Chordal accompaniment to a line or melody: "Using chords and melodies together, making harmony by stacking scale tones as triads". A harmonized scale can be created by using each note of a musical scale as a root note for a chord and then by taking other tones within the scale building the rest of a chord. Wikipedia

  • Musical improvisation

    Creative activity of immediate ("in the moment") musical composition, which combines performance with communication of emotions and instrumental technique as well as spontaneous response to other musicians. Sometimes musical ideas in improvisation are spontaneous, but may be based on chord changes in classical music and many other kinds of music. Wikipedia

  • Ornament (music)

    In music, ornaments or embellishments are musical flourishes—typically, added notes—that are not essential to carry the overall line of the melody (or harmony), but serve instead to decorate or "ornament" that line (or harmony), provide added interest and variety, and give the performer the opportunity to add expressiveness to a song or piece. Many ornaments are performed as "fast notes" around a central, main note. Wikipedia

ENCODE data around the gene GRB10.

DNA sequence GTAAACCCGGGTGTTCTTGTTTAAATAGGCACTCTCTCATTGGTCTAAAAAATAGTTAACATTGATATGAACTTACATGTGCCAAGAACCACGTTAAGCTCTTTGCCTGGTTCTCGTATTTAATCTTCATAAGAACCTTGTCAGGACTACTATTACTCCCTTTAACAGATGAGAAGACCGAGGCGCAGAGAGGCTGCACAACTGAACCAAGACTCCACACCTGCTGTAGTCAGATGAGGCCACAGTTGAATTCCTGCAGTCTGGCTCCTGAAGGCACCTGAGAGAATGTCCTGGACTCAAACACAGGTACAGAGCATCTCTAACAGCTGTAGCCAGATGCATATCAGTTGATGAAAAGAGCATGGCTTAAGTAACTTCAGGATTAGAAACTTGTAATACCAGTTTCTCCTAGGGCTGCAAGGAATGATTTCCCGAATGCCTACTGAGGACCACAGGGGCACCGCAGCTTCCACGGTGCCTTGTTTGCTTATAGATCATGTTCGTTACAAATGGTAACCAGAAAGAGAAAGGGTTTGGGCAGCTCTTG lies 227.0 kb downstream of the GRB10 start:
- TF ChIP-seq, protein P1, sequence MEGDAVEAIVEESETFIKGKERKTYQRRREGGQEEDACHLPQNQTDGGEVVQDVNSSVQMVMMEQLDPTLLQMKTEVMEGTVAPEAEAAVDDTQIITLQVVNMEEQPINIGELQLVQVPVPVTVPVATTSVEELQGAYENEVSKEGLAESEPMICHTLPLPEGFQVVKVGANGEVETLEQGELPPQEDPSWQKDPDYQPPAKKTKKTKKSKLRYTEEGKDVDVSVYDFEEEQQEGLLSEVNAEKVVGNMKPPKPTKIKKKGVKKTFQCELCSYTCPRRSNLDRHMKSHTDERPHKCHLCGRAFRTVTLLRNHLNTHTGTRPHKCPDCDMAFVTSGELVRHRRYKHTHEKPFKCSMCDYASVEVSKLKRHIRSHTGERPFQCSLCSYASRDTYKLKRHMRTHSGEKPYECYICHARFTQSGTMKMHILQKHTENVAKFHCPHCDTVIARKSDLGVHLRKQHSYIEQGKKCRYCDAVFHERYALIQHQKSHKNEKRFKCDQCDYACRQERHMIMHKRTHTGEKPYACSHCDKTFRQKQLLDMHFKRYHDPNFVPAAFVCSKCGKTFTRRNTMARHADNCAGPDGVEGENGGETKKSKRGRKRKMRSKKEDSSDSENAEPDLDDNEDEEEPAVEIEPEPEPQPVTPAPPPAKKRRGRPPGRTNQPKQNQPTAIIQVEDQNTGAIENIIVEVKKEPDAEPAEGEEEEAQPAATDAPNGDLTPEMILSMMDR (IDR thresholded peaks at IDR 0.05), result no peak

• Orchestration

    Study or practice of writing music for an orchestra or of adapting music composed for another medium for an orchestra. Assignment of different instruments to play the different parts of a musical work. Wikipedia

  • Practice of notating a piece or a sound which was previously unnotated and/or unpopular as a written music, for example, a jazz improvisation or a video game soundtrack. Tasked with creating sheet music from a recording and they write down the notes that make up the piece in music notation, it is said that they created a musical transcription of that recording. Wikipedia